More than three years after he left the White House, Barack Obama’s Presidential Center has hit another roadblock on its long path to construction. Approval for the center—which is set in Chicago’s leafy Jackson Park and slated to cost some $500 million—is facing a new delay following a demand by the Illinois State Historic Preservation Office (HPO) for “additional design reviews.” The reviews come as part of the Federal Highway Administration’s larger approval process, which is nearing its end.
The HPO is a relatively little-known state agency whose purview, reports public television channel WTTW, includes evaluating construction projects that may impact “cultural resources” in the state of Illinois. The HPO’s main concern is the center’s potential impact on Jackson Park itself, a verdant 500-acre expanse which debuted in 1893 for Chicago’s now legendary World’s Fair and was designed by Frederick Law Olmsted, who’s also responsible for Central Park in New York City.
The center, which is being designed by Tod Williams Billie Tsien Architects, has been heavily criticized for its proposed destruction of a connection zone linking Jackson Park with nearby Midway Plaisance Park.
Indeed, so great is this worry that those critical of the center—such as local watchdog groups Jackson Park Watch and Protect Our Parks—have even suggested that the complex be entirely relocated out of Jackson Park to a new site on Chicago’s South Side. “I’m all in favor of this investment on the South Side,” Protect Our Parks president Herb Caplan told the Chicago Tribune last year after his group filed a lawsuit to relocate the center from Jackson Park. “I’ve argued that the South Side would be better served if the OPC were built in another community like Woodlawn and South Shore.”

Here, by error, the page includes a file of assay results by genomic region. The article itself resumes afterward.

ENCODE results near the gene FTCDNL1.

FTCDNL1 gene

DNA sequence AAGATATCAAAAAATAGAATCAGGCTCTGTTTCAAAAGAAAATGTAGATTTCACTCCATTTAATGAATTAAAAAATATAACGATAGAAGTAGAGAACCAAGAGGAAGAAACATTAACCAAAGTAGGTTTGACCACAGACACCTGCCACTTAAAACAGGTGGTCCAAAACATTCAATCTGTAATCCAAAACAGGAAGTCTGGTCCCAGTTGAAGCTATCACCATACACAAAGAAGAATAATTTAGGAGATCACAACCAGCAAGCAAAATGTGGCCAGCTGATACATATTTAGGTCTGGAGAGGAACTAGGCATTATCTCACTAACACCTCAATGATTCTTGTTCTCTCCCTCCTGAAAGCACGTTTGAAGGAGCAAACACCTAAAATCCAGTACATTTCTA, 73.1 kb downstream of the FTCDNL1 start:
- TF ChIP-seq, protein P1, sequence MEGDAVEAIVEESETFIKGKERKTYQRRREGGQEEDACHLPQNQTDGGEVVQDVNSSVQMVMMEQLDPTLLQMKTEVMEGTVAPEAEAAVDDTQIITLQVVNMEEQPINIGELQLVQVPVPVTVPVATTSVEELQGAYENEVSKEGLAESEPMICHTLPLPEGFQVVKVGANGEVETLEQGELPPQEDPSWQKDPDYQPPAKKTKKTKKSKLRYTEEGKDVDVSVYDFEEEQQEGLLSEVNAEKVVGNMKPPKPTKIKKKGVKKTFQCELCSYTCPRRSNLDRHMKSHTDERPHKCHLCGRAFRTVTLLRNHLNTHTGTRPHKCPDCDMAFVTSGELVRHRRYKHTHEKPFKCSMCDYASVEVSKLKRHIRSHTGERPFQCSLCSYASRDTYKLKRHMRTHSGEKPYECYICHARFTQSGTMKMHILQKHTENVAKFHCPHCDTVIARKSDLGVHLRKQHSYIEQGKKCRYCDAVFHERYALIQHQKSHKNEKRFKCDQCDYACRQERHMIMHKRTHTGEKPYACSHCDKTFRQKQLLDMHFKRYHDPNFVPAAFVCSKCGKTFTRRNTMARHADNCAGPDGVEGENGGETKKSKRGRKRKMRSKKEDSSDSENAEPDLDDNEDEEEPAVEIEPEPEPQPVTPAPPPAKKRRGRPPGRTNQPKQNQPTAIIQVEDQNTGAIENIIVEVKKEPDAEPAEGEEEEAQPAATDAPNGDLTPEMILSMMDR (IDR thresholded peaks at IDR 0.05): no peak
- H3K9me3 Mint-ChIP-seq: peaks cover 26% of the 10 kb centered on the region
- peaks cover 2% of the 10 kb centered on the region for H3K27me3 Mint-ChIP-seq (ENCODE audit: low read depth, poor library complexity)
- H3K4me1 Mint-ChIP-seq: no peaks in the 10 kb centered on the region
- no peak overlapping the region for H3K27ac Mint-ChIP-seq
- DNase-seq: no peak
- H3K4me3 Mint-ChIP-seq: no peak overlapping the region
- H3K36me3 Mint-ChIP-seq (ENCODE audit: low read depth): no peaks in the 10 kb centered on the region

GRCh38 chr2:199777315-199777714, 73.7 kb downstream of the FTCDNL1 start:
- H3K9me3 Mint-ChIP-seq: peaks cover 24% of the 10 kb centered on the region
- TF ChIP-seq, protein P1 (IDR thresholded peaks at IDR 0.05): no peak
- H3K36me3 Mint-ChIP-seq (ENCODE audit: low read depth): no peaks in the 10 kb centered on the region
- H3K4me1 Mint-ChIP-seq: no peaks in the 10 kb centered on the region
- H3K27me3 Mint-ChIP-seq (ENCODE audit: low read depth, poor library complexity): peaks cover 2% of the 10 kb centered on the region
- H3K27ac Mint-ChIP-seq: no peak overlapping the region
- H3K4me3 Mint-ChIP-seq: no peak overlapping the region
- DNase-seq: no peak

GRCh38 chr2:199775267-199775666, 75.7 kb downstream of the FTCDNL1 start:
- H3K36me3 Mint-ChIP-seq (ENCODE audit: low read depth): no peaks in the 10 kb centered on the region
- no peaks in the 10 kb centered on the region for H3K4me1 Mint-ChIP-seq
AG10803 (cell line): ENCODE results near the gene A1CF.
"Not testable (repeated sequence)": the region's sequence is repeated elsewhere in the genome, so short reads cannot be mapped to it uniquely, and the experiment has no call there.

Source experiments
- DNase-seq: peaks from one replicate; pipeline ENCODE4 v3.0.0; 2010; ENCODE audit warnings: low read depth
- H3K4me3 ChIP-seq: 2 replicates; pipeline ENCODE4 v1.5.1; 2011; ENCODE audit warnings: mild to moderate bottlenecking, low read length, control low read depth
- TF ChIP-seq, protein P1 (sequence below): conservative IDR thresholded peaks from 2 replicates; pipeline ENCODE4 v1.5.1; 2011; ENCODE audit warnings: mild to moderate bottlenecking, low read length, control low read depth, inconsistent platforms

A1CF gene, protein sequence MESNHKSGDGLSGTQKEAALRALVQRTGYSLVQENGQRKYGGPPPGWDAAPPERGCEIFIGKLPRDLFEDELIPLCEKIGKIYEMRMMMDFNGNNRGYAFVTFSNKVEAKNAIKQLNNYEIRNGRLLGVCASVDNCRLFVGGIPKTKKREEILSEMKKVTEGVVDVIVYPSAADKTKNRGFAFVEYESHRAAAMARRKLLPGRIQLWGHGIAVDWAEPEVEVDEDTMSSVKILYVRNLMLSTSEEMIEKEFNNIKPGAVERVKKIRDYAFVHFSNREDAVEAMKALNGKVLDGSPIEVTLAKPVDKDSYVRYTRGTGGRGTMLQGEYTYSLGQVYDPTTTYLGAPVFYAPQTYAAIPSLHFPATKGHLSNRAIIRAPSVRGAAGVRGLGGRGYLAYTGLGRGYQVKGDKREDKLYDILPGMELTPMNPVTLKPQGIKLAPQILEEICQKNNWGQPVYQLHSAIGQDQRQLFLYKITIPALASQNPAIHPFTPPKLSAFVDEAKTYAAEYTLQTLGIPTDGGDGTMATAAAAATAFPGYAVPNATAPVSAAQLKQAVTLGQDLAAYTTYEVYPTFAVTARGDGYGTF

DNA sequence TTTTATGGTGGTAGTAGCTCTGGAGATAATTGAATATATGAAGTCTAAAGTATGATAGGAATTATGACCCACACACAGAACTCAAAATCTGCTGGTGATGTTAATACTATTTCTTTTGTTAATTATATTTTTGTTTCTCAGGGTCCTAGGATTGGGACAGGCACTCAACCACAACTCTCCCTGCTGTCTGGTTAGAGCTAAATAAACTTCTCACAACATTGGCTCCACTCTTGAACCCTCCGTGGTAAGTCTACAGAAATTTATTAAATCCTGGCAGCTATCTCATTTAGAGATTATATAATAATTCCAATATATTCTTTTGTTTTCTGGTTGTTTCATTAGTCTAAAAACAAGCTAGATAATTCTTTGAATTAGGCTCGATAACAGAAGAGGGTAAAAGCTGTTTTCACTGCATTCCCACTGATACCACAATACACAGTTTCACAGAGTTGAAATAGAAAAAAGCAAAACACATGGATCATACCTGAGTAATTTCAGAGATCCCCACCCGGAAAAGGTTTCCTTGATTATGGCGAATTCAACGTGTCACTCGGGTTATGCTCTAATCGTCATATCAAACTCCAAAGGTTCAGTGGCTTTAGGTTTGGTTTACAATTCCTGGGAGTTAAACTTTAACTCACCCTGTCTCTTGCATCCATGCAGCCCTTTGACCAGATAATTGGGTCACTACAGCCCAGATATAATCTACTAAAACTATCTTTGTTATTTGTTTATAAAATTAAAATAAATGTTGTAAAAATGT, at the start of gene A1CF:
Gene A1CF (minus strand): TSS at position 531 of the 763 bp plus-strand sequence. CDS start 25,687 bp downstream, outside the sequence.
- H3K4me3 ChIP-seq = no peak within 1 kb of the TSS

Beyond the legal maneuvers, the relocation option has been supported by prominent civic associations such as the Cultural Landscape Foundation. The opposition has also made its way to Washington, D.C., since the park and nearby boulevard are listed on the National Register of Historic Places. The City of Chicago has recently said that relocating the Center is not a viable option.
The new HPS wrinkle has created a monthlong delay for a large-scale Memorandum of Agreement, overseen by the Federal Highway Administration, that was supposed to be presented to “consulting parties” last month. The meeting will now take place on July 16, at which time measures to mitigate the center’s impact on Jackson Park should be revealed.
While it’s too soon to gauge whether such measures will calm HPO’s worries, even if they’re dismissed, the center must still contend with the Protect Our Park’s pending lawsuit to stop it from being built on public parkland. For these activist groups, the goal is not to merely “mitigate” the center’s potential impact, but to avoid it entirely. With the delayed meeting merely days away, the center’s next move—and possible fate—will soon be revealed.
Originally Appeared on Architectural Digest